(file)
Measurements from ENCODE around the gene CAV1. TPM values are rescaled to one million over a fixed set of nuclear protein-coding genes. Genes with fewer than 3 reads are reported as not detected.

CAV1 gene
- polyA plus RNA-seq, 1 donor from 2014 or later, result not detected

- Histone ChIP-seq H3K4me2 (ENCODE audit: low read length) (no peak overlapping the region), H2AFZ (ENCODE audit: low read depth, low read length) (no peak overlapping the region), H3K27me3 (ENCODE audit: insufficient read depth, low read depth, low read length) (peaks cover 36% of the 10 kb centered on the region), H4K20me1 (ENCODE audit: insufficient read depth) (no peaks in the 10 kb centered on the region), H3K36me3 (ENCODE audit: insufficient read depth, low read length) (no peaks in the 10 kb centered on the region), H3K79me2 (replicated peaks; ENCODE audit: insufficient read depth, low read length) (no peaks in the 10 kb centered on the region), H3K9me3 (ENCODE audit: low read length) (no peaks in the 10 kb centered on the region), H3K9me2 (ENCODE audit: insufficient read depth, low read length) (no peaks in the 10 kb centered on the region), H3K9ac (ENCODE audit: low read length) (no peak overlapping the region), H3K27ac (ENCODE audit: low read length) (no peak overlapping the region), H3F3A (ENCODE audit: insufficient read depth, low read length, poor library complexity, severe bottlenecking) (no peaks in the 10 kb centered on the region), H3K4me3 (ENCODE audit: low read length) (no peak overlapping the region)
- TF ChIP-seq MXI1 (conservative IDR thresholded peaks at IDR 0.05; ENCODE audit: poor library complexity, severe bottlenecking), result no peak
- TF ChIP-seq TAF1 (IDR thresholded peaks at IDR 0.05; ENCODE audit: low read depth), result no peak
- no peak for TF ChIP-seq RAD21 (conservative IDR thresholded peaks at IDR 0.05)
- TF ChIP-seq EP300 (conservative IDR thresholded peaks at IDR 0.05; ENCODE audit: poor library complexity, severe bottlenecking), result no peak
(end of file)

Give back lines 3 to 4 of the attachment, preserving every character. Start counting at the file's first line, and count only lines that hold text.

- polyA plus RNA-seq, 1 donor from 2014 or later, result not detected

- Histone ChIP-seq H3K4me2 (ENCODE audit: low read length) (no peak overlapping the region), H2AFZ (ENCODE audit: low read depth, low read length) (no peak overlapping the region), H3K27me3 (ENCODE audit: insufficient read depth, low read depth, low read length) (peaks cover 36% of the 10 kb centered on the region), H4K20me1 (ENCODE audit: insufficient read depth) (no peaks in the 10 kb centered on the region), H3K36me3 (ENCODE audit: insufficient read depth, low read length) (no peaks in the 10 kb centered on the region), H3K79me2 (replicated peaks; ENCODE audit: insufficient read depth, low read length) (no peaks in the 10 kb centered on the region), H3K9me3 (ENCODE audit: low read length) (no peaks in the 10 kb centered on the region), H3K9me2 (ENCODE audit: insufficient read depth, low read length) (no peaks in the 10 kb centered on the region), H3K9ac (ENCODE audit: low read length) (no peak overlapping the region), H3K27ac (ENCODE audit: low read length) (no peak overlapping the region), H3F3A (ENCODE audit: insufficient read depth, low read length, poor library complexity, severe bottlenecking) (no peaks in the 10 kb centered on the region), H3K4me3 (ENCODE audit: low read length) (no peak overlapping the region)